An introduction to the basic tools and techniques of black and white photography. Focus on the technical craft of using the camera, processing film, developing prints, and presenting photographs. Discussion and development of student vocabulary related to subject matter, form, and content of the photographic image in the context of historical and contemporary photographic concerns. Emphasis on student development of a creative problem-solving process related to photographic image-making.

Introduction to basic throwing and handbuilding techniques in clay, including pinching, coiling, and slab construction. Focus on developing conceptual problem solving in clay. Emphasis on ceramics in a historical context in relationship to contemporary attitudes in clay.

Exploration of complex methods of handbuilding and throwing techniques, as well as conceptual problem solving in clay. Basic theoretical study of clays, glazes, kilns, and firing. Emphasis on ceramics in a historical context in relationship to contemporary attitudes in clay.

Prerequisite(s): ART 160 Ceramics 1.

Introduction to basic sculptural processes of modeling, carving, and casting in a variety of materials including clay, plaster, stone, and cement. Emphasis on three-dimensional design elements and principles.

Studio art exploration in three-dimensional form utilizing a variety of materials, both traditional and nontraditional, in the study of sculptural techniques. Emphasis on the relationship of sculpture in a historical context to contemporary trends and issues.

Prerequisite(s): ART 170 Sculpture 1.

Introduction to the basic tools and techniques of metalsmithing for use in body ornament or as small sculptural form. Broad studio art exploration in the techniques of sheet metal construction including cutting, piercing, soldering, mechanical joining, surface embellishment, and finishing. Emphasis on historical metalsmithing in relationship to contemporary attitudes in metalsmithing.

Exploration of complex metalsmithing techniques with an emphasis on conceptual problem-solving and personal expression in metalsmithing. Studio exploration in stretching and angle raising of sheet metal, forging, repousee and chasing, stone setting, and casting. Study of historical and contemporary metalsmithing as a foundation for design and ideation.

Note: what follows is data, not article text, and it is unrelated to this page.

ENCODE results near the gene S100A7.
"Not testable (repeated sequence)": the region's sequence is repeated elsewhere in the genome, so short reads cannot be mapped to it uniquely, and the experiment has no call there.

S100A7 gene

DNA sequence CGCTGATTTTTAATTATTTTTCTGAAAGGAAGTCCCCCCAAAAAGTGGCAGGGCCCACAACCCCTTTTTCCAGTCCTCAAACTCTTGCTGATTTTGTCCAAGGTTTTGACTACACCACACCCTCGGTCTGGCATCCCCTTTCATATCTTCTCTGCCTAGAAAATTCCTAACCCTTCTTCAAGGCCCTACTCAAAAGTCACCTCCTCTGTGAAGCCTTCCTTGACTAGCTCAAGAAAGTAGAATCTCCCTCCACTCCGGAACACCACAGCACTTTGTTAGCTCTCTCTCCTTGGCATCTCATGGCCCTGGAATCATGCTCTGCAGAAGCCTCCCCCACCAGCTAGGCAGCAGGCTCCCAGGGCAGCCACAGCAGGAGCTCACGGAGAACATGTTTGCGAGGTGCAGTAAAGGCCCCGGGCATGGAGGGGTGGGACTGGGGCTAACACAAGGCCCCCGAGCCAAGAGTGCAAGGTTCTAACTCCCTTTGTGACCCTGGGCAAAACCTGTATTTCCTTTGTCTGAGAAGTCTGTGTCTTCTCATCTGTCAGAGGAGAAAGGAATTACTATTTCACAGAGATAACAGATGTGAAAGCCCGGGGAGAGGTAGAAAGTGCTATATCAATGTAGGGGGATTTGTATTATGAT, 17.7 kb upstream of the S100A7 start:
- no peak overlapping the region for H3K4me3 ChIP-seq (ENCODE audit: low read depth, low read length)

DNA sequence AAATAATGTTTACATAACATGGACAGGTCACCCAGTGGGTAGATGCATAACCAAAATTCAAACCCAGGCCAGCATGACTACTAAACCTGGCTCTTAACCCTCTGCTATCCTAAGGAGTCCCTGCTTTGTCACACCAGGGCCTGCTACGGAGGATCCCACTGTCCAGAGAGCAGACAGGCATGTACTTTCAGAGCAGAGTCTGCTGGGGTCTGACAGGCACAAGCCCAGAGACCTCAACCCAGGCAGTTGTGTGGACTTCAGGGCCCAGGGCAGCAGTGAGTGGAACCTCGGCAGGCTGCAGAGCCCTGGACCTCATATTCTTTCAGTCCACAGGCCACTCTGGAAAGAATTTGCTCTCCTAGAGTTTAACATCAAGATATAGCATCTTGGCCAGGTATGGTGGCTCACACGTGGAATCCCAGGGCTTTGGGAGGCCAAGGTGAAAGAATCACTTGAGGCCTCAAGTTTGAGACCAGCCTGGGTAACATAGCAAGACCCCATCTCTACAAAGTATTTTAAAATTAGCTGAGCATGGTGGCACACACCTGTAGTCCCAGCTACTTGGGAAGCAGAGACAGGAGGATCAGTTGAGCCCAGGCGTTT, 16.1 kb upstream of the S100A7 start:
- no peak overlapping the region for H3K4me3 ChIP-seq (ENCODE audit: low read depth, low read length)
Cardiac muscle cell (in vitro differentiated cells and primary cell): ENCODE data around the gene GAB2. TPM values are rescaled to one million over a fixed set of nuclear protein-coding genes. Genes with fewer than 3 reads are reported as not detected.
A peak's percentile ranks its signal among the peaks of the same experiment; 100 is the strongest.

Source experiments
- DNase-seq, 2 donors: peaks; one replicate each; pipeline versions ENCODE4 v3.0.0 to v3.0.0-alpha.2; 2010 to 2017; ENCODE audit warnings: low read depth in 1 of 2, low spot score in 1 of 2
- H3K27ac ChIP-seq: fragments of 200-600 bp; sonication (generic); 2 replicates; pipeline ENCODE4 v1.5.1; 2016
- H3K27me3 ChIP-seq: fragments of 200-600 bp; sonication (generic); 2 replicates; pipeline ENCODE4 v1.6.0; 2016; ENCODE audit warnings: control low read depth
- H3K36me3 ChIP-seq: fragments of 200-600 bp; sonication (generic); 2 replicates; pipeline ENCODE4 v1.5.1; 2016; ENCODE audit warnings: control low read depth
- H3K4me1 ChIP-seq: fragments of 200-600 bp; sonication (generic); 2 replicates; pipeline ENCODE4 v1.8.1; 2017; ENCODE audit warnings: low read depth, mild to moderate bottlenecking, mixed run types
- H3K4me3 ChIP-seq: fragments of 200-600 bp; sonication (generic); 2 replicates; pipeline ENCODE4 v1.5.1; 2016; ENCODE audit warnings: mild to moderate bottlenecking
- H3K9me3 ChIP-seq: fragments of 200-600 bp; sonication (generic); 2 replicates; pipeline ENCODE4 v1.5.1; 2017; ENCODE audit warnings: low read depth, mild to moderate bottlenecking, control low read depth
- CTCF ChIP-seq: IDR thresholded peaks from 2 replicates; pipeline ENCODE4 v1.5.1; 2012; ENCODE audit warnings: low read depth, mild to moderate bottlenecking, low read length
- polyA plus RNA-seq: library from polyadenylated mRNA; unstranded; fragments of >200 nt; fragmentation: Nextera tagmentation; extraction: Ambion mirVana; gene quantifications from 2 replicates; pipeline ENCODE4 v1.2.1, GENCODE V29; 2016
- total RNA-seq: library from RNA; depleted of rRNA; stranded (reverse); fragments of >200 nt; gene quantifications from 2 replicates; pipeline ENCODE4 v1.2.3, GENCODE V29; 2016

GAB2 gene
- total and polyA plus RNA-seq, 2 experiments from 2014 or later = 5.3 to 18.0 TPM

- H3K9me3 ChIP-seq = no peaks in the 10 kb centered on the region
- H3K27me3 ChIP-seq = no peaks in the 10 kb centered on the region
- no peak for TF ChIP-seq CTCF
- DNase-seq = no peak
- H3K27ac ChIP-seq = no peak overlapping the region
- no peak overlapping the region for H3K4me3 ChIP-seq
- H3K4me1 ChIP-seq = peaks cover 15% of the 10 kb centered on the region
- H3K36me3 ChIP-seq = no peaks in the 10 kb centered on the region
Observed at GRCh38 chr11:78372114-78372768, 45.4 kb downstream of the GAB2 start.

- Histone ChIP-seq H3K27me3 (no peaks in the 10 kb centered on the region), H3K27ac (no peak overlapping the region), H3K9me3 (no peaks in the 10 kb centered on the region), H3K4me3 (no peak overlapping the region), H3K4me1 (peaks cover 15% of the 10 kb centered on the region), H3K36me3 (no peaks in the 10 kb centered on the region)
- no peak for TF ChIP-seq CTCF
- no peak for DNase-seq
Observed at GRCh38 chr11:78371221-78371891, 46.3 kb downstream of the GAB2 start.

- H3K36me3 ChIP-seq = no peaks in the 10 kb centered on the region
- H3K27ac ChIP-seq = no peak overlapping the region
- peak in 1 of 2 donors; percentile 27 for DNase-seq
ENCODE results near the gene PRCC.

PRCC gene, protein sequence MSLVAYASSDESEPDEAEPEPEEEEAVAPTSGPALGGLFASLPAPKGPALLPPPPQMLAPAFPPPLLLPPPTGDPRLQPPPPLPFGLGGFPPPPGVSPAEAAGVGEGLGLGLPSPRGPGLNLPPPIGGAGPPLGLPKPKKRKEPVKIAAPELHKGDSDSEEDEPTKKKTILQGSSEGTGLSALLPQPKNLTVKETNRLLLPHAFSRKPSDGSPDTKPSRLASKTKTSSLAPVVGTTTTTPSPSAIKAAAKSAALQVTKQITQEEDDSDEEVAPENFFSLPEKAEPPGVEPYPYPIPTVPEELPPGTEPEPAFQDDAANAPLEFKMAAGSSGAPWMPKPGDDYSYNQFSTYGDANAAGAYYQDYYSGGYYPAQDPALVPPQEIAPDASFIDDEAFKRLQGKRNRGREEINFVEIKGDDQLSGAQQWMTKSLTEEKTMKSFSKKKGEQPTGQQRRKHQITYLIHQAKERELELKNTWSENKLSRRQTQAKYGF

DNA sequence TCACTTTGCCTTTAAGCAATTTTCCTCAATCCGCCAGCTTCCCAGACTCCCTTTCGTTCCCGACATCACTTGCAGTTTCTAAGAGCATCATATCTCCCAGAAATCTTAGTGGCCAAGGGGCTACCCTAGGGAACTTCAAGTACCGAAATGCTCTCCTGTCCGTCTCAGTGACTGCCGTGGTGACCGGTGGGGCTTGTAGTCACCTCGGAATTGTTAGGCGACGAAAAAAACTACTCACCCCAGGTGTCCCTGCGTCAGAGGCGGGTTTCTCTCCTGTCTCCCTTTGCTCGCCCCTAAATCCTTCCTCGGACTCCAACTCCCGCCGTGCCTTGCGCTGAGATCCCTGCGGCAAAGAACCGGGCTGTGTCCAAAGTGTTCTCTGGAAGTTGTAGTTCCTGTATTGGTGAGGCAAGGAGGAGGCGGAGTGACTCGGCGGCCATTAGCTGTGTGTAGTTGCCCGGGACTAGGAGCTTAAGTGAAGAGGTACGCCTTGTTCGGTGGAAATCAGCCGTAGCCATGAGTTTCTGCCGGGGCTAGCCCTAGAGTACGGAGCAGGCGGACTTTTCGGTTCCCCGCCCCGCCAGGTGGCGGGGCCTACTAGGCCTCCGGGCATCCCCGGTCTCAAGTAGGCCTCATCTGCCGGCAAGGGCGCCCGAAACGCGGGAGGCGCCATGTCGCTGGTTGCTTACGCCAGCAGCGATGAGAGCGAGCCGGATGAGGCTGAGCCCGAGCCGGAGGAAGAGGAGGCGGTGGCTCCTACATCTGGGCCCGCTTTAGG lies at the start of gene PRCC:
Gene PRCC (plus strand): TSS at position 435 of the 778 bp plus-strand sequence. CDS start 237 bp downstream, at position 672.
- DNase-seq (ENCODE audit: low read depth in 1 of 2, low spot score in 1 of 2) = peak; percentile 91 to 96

Prerequisite(s): ART 180 Metalsmithing 1.

A topical course designed to investigate any relevant subject matter not included in any of the standard beginning-level courses. The title, content, and credit will be determined by the faculty member who is offering the course. This course may be offered to meet a requirement for a major only by approval of the department chair.

A topical course designed to investigate any relevant subject matter not included in any of the standard beginning-level courses. The title, content, and credit will be determined by the faculty member who is offering the course. This course may be offered to meet a requirement for a major only by approval of the department chair.

Supervised, beginning-level projects not included in any of the standard courses. Normally developed for an individual student but may be arranged for a small group of students.

Prerequisite(s): 9 hours of art and permission of the instructor.

A survey of teaching visual arts education in the secondary schools (grades 7-12). Emphasis on administration, organization, curriculum, and philosophy of art in education. Required for K-12 art certification. Cannot be applied toward a major or minor in art.

Prerequisite(s): 15 hours of art and acceptance into the Teacher Education Program or permission of the chair of Department of Education.

In a seminar format, this course will survey different methodological and theoretical approaches to the art criticism and art production of the twentieth century.

Prerequisite(s): ART 005 Basic Design, and ART 130 Drawing 1: Basic Drawing or permission of the instructor.

A survey of the field of art therapy in its various applications and theoretical orientations. Taught by a registered art therapist through lectures, readings, and experiential methods.

Prerequisite(s): 9 hours of psychology, including PSYCH 002 Applied Psychological Science (Adult Undergraduate Only), and 9 hours of art, or permission of the instructor.

Continued investigation of the relationship between composition and content informed by historical painting concepts. Emphasis on introductory individual student research in form and content through experimentation with tools, additive elements, and surfaces.

Prerequisite(s): ART 111 Painting 2.

Continuation of exploration of historical painting concepts and individual research. Emphasis on student directed content, problems, and solutions within the context of painting techniques that result in a body of work.

Prerequisite(s): ART 210 Painting 3.

A studio art course designed to give students a working comprehension of digital media as it pertains to online digital space. Students explore how to use cross-platform visual HTML editors to create interactive websites utilizing Macromedia Dreamweaver. This is a content driven class, so the concept of the image and interaction of the image are central goals. Students will also use the scanner, pen tablet, and digital camera.

Prerequisite(s): ART 121 Digital Media 2.

A studio art course designed to give students a working comprehension of digital media as it pertains to animation in the digital space. Students explore how to use the multimedia authoring tool of Flash to create animations with sound that can be delivered to the web or viewed on the screen. The concept of the image and interaction with the image are central goals of this class.

Prerequisite(s): ART 220 Digital Media 3.

A class treating drawing as a medium in itself. The student will create individually guided work informed by contemporary theory and art history with the close supervision of the professor. Group critiques will be included in the class.